This article has been updated from Dec. 3 to note Intel's confirmation of the Habana Labs deal.
Three years after it bought AI/deep learning chip startup Nervana Systems, Intel (INTC) is making an even costlier AI-related acquisition.
On Monday morning, the chip giant confirmed recent media reports by announcing that it has acquired Habana Labs, an Israeli chip startup that is six months removed from unveiling an AI training processor known as Gaudi.
Intel said it's spending about $2 billion to buy Habana. That figure is at the high end of a previously-reported range of $1 billion to $2 billion, and nearly 5 times the reported $408 million price attached to the Nervana acquisition. Habana is Intel's biggest acquisition since its $15.3 billion, early-2017 deal to buy top ADAS vision processor supplier Mobileye.
The acquisition is a little surprising, given that Intel has been busy working to commercialize a pair of Nervana server accelerators, and has also been making a lot of noise about these efforts.
For AI training -- the computationally-demanding job of creating deep learning models that can effectively do things such as translate text, decipher voice commands and analyze photos and videos -- Nervana has been prepping an ASIC that's now known as the NNP-T. For AI inference -- the running of trained AI models against new data and content, such as voice commands and photo/video uploads from consumers -- Nervana has been developing an ASIC known as the NNP-I.
Habana, meanwhile, unveiled an inference ASIC known as the Goya HL-1000 in September 2018, and followed that up by unveiling the Gaudi in June 2019. With the qualifier that rivals might beg to differ with these claims, Habana asserted in September 2018 that the Goya HL-1000 delivers "one to three orders of magnitude better performance than solutions commonly deployed in data centers today," and claimed in June that the Gaudi, which was then promised to sample in the second half of 2019, will "deliver an increase in throughput of up to four times over systems built with [an] equivalent number [of] GPUs."
Presumably, Habana was talking about Nvidia's (NVDA) server GPUs when making that claim. Nvidia has long been dominant in the AI training accelerator market, and its current flagship server GPU (the Tesla V100) is widely used by cloud giants and others to handle training workloads. In addition, while the inference market is more competitive, Nvidia's cheaper Tesla T4 GPU has begun seeing good traction in this space. Last month, the company reported that its inference revenue more than doubled annually during its October quarter.
Why did Intel want to buy Habana when it already has Nervana? One possibility is that Intel could be worried about how the NNP-T (codenamed Spring Crest) will stack up relative to Nvidia's next-gen flagship server GPU, and sees Habana's Gaudi delivering better price/performance. The GPU is generally expected to be based on a new architecture known as Ampere, rely on advanced 7-nanometer (7nm) manufacturing processes from Taiwan Semiconductor (TSM) and/or Samsung, and launch at some point next year.
In addition, startup Cerebras Systems recently made waves by unveiling its massive Wafer Scale Engine (WSE), which packs 400,000 processing cores and requires an entire 300mm chip wafer to produce. Last month, Cerebras revealed the CS-1, a hardware system that relies on the WSE, and disclosed that it has delivered a CS-1 system to the Department of Energy's Argonne National Laboratory.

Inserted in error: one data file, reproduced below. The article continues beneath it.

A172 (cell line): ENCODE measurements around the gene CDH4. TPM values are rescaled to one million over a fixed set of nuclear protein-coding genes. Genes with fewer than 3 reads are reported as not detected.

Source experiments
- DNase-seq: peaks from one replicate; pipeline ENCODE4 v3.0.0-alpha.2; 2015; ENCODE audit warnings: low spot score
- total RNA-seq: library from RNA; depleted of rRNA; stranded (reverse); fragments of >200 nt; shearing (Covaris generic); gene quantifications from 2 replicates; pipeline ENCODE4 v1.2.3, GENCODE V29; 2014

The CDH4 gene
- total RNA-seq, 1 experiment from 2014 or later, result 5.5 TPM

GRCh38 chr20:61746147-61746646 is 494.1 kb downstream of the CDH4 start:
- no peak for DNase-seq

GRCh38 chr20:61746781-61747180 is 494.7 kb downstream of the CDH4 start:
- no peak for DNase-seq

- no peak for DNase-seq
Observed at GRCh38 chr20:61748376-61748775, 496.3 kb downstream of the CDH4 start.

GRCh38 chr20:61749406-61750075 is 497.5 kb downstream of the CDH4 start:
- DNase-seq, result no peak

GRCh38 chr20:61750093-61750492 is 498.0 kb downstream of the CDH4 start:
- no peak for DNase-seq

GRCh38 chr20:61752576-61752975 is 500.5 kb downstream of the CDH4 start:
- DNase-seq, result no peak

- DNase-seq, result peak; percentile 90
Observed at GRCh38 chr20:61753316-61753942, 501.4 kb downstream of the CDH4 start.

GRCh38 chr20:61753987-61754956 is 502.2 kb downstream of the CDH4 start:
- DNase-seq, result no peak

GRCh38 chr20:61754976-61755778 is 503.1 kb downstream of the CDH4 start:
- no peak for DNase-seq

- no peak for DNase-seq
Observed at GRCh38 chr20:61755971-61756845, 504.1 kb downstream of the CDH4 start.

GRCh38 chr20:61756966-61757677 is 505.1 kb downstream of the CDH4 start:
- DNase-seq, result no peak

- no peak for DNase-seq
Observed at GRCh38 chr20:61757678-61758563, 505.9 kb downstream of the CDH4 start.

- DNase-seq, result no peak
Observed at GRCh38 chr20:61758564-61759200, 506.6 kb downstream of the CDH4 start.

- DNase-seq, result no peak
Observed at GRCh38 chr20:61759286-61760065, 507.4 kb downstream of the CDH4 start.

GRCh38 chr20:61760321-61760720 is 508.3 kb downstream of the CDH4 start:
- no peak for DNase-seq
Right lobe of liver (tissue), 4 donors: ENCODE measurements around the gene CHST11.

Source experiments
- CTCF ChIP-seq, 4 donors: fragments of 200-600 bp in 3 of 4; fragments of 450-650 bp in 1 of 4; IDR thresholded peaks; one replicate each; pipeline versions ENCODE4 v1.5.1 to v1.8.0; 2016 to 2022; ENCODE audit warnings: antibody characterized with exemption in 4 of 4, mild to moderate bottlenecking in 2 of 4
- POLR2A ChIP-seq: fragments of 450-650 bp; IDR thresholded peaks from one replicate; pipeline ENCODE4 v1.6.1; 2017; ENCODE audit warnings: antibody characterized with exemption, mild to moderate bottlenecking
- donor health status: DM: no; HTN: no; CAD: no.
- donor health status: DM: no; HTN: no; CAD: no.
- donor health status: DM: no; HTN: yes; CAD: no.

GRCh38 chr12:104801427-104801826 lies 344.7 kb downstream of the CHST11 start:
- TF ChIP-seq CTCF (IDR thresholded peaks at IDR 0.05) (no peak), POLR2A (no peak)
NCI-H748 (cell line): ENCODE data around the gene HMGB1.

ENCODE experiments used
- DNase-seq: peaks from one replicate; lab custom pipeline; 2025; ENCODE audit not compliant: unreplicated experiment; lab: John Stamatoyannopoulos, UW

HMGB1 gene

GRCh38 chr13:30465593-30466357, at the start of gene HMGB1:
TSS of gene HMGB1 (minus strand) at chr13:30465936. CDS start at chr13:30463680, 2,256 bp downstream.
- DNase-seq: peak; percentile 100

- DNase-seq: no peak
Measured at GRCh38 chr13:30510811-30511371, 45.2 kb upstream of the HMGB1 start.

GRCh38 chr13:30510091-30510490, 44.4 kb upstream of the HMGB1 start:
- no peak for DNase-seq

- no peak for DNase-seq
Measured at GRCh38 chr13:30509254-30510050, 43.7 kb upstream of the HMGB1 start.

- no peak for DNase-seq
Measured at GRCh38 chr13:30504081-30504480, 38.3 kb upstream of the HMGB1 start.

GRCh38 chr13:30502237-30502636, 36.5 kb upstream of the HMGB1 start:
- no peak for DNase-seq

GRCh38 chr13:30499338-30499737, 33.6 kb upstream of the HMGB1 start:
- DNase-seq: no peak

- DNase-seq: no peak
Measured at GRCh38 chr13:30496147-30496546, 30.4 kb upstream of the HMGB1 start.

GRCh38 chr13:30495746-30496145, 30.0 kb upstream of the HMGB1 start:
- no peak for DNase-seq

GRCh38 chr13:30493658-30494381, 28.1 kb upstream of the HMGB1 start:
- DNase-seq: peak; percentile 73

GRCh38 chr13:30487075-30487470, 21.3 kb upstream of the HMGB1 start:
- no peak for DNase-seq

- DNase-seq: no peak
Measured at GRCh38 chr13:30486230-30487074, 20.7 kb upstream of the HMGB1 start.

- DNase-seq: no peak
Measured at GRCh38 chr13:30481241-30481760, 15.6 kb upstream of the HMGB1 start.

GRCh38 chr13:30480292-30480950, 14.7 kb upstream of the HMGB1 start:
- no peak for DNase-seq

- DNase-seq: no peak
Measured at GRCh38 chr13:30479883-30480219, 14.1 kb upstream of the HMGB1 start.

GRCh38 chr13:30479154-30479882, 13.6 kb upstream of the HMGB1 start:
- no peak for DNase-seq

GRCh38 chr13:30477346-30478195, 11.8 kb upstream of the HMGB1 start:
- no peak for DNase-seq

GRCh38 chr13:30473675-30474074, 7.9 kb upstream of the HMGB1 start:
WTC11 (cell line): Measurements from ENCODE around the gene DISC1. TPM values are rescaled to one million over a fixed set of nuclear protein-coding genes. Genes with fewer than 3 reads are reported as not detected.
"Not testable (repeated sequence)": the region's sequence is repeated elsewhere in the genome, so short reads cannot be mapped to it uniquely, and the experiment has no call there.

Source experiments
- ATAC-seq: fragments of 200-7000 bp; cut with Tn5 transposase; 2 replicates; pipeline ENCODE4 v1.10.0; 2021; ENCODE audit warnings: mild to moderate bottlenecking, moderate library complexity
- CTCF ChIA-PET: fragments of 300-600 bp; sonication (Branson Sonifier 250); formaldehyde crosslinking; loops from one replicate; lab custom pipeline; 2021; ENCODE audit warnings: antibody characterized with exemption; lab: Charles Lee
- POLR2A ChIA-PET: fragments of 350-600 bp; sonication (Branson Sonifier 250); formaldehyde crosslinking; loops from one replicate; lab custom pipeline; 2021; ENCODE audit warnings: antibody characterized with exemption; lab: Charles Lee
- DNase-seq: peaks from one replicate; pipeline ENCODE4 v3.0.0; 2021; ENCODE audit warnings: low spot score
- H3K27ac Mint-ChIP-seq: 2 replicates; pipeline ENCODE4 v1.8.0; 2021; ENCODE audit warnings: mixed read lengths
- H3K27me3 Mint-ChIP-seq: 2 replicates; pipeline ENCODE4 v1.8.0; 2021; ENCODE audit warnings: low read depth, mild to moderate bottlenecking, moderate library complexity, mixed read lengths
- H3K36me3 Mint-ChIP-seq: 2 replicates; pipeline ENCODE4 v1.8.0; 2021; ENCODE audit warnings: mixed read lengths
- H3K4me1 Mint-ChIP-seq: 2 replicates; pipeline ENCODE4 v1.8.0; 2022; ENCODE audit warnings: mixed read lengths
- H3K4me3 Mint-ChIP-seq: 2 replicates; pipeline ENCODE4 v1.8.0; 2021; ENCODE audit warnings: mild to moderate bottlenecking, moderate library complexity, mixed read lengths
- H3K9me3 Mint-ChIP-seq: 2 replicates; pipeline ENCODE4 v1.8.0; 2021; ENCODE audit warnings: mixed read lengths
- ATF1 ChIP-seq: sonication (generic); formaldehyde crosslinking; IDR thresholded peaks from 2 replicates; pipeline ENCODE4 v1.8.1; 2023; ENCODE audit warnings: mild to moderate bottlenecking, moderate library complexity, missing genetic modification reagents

In May 2018, Intel said Spring Crest, which like Habana's first chips is based on a relatively old 16nm TSMC manufacturing process, would arrive in late 2019. However, while Spring Crest has entered production and is sampling with cloud giants such as Facebook (FB) and Baidu (BIDU) , Intel now indicates a full commercial launch will happen at some point in 2020. For its part, server OEM Supermicro has said that it will offer systems featuring Spring Crest in mid-2020.
The innovative networking capabilities of Habana's Gaudi accelerator -- it comes with 10 100-gig Ethernet ports and supports a technology known as Remote Direct Memory Access (RDMA) -- might also be a selling point. Intel claims that AI training systems featuring large numbers of Gaudi nodes "are expected to deliver up to a 4x increase in throughput versus systems built with the equivalent number of GPUs."
Nvidia might beg to differ with that performance claim. And even if the claim held up, the numbers would presumably be different with Nvidia's next-gen, 7nm GPU.
Nonetheless, with Nvidia having inked a $6.9 billion deal to buy top high-speed server interconnect provider Mellanox Technologies (MLNX) (it's still awaiting Chinese and European approval), addressing server-to-server bottlenecks looks set to become a key battleground for training accelerator vendors, and Habana's technology helps Intel out here.Throw in Nvidia's other competitive strengths, such as its large software ecosystem, long-standing relationships with AI R&D teams at cloud giants and extensive efforts to optimize the performance of its GPUs for various AI models and software frameworks, and you have a good set of reasons why Intel is again willing to turn to M&A to strengthen its position in a fast-growing AI accelerator market.